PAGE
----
What do I do with an (unknown) increase in home value?


S

semi-ambivalent

Hi all, got a newbie's question.

Let's say I value my house at $100.00 in my accounting software (as an
opening balance). We have just completed some renovations that
certainly increased its value, and, even in this market, its sellable
price. The cost of the renovations are tracked as expenses but where
would the estimated increase in 'sale value' go? Just to balance the
transaction I've place the increase in a Balance Adjustment account
but shouldn't it really go as an Equity amount which I could adjust to
reality once the house is sold? I base the 'value' of the house on a
number the mortgage holder says it's worth; however inaccurate that
might be :)

thx!

s-a
 
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P

paulthomascpa

semi-ambivalent said:
Hi all, got a newbie's question.

Let's say I value my house at $100.00 in my accounting software (as an
opening balance). We have just completed some renovations that
certainly increased its value, and, even in this market, its sellable
price. The cost of the renovations are tracked as expenses but where
would the estimated increase in 'sale value' go? Just to balance the
transaction I've place the increase in a Balance Adjustment account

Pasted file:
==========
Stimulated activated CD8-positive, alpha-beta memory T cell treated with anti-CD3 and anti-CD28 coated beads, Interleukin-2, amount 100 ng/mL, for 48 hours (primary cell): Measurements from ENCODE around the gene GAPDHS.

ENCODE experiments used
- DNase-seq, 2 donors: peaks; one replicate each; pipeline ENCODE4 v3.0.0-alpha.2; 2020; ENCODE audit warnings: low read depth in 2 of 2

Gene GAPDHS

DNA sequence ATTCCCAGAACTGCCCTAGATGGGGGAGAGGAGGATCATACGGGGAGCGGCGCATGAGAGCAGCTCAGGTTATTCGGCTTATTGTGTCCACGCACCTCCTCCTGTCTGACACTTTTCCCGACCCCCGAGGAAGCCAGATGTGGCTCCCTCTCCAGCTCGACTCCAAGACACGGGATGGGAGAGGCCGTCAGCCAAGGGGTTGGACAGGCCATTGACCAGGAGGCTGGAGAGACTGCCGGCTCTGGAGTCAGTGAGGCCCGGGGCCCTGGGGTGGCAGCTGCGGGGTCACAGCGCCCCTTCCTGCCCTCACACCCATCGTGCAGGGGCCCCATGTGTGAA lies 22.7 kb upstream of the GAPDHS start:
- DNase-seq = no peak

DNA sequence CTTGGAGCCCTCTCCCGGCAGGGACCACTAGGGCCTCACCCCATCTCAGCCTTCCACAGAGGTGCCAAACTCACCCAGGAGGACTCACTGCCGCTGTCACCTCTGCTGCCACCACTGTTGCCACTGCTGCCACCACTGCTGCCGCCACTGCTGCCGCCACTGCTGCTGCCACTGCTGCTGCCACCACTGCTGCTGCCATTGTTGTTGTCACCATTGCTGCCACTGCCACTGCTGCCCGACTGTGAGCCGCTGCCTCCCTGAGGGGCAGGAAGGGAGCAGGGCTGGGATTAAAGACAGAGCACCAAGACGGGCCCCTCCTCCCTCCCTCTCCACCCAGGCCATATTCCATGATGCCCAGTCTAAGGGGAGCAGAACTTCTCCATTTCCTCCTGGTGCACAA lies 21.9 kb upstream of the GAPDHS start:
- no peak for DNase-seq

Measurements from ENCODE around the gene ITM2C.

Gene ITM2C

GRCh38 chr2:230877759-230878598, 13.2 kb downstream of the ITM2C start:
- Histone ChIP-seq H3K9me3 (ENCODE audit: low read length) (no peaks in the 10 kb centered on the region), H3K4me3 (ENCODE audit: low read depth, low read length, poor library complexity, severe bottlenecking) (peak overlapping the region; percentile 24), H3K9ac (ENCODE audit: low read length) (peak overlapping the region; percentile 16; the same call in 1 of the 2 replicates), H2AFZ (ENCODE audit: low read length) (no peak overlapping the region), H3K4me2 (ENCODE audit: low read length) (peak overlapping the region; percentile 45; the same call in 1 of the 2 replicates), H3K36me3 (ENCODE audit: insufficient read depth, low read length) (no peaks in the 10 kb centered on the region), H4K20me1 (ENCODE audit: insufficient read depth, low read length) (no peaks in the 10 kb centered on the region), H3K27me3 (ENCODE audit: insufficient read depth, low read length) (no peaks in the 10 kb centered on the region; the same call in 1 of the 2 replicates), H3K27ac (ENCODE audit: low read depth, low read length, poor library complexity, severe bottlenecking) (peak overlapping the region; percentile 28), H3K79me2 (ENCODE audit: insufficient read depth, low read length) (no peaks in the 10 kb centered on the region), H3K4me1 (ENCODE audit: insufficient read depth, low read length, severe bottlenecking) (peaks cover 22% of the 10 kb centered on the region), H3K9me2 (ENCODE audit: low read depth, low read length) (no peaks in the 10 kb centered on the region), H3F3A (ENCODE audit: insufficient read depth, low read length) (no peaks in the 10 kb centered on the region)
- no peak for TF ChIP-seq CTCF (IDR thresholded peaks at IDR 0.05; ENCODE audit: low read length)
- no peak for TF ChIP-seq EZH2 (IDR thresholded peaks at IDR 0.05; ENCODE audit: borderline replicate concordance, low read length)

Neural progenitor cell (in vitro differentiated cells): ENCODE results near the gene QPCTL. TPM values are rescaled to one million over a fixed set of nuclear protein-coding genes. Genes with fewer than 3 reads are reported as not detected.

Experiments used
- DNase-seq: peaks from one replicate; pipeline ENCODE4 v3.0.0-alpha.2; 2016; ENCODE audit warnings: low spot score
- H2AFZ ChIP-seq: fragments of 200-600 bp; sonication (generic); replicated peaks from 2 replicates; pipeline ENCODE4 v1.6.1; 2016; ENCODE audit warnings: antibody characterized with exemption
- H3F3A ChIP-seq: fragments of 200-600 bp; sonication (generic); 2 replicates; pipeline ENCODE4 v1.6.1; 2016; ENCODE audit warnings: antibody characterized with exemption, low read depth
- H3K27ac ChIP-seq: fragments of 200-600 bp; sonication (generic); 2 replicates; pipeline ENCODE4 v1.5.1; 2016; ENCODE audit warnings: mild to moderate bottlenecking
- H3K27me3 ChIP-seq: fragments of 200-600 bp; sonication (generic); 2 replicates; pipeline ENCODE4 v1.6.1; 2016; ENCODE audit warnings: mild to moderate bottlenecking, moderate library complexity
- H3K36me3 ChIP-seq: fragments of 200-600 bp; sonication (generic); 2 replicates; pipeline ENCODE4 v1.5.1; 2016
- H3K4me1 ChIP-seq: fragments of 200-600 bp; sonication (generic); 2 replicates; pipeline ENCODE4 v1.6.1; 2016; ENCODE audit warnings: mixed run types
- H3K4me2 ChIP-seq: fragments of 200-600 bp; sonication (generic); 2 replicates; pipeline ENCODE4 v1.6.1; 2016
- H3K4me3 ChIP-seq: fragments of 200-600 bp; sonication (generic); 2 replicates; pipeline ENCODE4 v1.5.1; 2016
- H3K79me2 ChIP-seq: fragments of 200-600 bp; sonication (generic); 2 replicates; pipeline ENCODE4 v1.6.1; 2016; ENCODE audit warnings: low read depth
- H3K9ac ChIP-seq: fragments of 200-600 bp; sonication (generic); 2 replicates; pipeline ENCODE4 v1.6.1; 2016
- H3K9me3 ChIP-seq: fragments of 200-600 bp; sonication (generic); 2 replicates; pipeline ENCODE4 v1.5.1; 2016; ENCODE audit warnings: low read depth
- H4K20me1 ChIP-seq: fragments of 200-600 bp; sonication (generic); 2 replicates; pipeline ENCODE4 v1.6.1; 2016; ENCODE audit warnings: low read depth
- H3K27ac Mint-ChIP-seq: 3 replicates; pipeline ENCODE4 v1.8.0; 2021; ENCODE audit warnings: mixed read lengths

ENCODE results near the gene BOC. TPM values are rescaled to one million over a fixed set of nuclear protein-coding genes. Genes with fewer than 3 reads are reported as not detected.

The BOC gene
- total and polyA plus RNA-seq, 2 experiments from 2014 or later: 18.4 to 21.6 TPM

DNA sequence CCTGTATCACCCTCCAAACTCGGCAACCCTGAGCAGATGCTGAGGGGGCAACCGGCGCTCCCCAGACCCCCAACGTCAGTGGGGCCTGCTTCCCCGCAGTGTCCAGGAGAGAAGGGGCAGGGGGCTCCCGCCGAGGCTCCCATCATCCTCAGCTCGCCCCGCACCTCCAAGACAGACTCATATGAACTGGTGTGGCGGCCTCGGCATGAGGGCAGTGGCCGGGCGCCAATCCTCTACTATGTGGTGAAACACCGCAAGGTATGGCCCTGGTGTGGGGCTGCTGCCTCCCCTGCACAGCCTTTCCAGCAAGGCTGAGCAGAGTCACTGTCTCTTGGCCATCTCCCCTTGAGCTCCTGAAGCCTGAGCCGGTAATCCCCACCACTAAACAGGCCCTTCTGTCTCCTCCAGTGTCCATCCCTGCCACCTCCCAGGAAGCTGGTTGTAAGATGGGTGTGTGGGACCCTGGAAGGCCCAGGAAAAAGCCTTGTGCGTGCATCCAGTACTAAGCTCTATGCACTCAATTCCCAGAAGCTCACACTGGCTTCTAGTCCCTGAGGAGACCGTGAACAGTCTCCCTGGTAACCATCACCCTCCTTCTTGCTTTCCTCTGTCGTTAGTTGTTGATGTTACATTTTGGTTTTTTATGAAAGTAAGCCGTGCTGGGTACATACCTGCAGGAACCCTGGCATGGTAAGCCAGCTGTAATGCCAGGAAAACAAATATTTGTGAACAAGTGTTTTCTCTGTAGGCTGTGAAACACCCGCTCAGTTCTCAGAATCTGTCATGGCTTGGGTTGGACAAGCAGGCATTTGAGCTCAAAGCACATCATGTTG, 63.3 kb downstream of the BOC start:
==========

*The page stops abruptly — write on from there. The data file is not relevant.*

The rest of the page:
but shouldn't it really go as an Equity amount which I could adjust to
reality once the house is sold? I base the 'value' of the house on a
number the mortgage holder says it's worth; however inaccurate that
might be :)

Your renovation costs are not "expenses" but are part of what adds to your
increased value, so book them to the house to increase your cost basis.

If you are tracking the change in value, then book that change to a
"unrealized market value of house", which would be a contra asset account
and a corresponding entry to a similarly titled income or expense account.
 
M

Michael Dobony

Your renovation costs are not "expenses" but are part of what adds to your
increased value, so book them to the house to increase your cost basis.

If you are tracking the change in value, then book that change to a
"unrealized market value of house", which would be a contra asset account
and a corresponding entry to a similarly titled income or expense account.
Value (basis) is what you paid for it. This value does not include
interest. If this is personal property you add major
improvements/renovations to that value. If it is a repair then it is an
expense. Personal property does not get depreciated. If it is rental
property the renovation is recorded separately and depreciated separately.
Again, this is for renovation, not repairs.
 
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Value (basis) is what you compensated for it. This value does not include interest. If this is individual residence you add major improvements/renovations to that value. If it is a fix then it is an expense. Personal residence does not get decreased. If it is rental property the remodeling is documented independently and decreased independently.Again, this is for remodeling, not maintenance.
 

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